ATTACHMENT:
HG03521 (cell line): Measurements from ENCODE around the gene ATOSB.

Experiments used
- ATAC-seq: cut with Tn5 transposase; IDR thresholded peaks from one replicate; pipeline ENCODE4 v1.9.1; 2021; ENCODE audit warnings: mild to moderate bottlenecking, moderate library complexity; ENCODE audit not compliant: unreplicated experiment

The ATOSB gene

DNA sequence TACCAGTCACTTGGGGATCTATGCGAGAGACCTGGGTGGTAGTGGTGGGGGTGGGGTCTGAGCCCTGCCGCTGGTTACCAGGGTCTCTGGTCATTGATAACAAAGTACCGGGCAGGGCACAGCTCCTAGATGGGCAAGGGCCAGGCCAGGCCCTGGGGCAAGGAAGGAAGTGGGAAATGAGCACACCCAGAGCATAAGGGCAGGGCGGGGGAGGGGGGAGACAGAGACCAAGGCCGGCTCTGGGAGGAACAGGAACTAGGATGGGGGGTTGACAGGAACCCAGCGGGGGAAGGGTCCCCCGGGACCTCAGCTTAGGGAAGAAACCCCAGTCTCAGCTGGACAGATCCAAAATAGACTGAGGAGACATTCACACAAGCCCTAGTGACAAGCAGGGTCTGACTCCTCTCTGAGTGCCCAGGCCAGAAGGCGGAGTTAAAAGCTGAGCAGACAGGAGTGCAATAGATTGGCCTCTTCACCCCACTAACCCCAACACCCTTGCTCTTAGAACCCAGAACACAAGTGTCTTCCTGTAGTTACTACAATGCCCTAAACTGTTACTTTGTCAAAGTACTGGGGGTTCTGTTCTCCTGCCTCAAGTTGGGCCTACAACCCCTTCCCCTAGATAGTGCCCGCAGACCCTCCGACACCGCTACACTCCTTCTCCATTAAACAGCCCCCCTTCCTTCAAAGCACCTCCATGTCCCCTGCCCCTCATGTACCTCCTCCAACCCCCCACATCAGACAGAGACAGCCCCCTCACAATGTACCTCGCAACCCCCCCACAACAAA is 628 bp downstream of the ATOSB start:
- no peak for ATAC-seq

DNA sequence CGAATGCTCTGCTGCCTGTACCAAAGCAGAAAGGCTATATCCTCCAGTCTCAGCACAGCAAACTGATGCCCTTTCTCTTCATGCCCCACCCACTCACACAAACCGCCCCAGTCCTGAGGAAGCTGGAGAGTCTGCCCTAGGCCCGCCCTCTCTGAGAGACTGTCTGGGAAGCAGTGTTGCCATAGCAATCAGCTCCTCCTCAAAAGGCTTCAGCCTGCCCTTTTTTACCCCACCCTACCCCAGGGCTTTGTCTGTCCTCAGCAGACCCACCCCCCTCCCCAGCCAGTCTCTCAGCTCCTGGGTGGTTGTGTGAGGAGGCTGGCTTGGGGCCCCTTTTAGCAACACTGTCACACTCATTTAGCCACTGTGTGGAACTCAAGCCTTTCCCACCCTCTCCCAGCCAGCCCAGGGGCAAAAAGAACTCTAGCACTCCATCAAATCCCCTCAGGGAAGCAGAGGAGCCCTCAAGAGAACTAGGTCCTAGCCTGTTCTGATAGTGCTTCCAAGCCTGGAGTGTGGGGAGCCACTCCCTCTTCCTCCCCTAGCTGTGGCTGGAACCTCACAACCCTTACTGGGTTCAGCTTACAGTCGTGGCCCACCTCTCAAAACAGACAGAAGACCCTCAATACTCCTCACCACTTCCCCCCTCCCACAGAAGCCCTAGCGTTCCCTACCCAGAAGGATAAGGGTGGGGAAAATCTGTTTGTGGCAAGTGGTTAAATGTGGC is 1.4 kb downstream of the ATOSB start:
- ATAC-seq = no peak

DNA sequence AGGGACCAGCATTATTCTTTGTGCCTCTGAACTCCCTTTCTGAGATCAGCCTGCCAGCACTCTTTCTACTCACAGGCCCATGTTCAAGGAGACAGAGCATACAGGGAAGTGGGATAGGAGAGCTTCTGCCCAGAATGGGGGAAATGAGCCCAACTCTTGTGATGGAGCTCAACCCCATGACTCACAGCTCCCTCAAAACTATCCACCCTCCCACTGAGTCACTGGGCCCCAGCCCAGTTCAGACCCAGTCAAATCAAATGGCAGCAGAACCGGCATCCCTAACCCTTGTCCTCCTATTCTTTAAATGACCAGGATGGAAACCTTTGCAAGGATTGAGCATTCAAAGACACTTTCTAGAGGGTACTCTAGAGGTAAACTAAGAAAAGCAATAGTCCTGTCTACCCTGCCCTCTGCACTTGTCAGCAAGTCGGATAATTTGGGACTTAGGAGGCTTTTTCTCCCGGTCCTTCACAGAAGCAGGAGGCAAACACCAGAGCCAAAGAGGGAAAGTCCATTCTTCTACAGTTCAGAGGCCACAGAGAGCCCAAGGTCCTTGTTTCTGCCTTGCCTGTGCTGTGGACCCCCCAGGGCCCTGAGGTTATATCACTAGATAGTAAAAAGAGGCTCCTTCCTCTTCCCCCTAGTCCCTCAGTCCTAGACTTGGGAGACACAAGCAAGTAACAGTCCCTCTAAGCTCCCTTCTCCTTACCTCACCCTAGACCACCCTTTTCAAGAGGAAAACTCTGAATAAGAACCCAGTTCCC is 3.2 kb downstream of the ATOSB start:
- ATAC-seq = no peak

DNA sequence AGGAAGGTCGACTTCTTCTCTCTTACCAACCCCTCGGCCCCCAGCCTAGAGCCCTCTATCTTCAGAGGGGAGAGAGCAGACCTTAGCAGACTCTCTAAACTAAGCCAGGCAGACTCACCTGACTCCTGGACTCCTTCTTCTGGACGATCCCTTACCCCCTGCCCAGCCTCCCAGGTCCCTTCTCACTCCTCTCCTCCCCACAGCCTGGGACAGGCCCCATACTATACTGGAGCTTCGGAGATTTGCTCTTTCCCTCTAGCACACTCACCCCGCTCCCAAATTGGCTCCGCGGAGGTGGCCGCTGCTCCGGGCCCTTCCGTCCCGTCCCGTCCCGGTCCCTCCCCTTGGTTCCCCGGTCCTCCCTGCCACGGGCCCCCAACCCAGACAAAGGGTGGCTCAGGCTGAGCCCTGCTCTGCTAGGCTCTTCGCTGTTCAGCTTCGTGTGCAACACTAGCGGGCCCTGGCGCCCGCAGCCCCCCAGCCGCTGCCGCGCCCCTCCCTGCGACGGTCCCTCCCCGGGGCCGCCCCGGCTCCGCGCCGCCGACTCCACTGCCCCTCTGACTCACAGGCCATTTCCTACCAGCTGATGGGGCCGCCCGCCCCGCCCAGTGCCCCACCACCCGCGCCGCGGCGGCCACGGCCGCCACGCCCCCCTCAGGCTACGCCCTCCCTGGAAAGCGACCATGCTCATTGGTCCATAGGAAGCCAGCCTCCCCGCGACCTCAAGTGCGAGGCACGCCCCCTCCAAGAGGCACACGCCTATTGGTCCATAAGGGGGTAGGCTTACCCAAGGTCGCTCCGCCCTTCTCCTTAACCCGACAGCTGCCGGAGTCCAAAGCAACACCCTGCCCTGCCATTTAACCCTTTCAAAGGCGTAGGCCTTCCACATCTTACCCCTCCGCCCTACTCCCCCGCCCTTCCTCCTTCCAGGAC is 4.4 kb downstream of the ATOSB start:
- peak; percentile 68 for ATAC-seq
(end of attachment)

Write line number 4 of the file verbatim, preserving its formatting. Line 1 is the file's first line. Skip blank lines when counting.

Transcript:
The ATOSB gene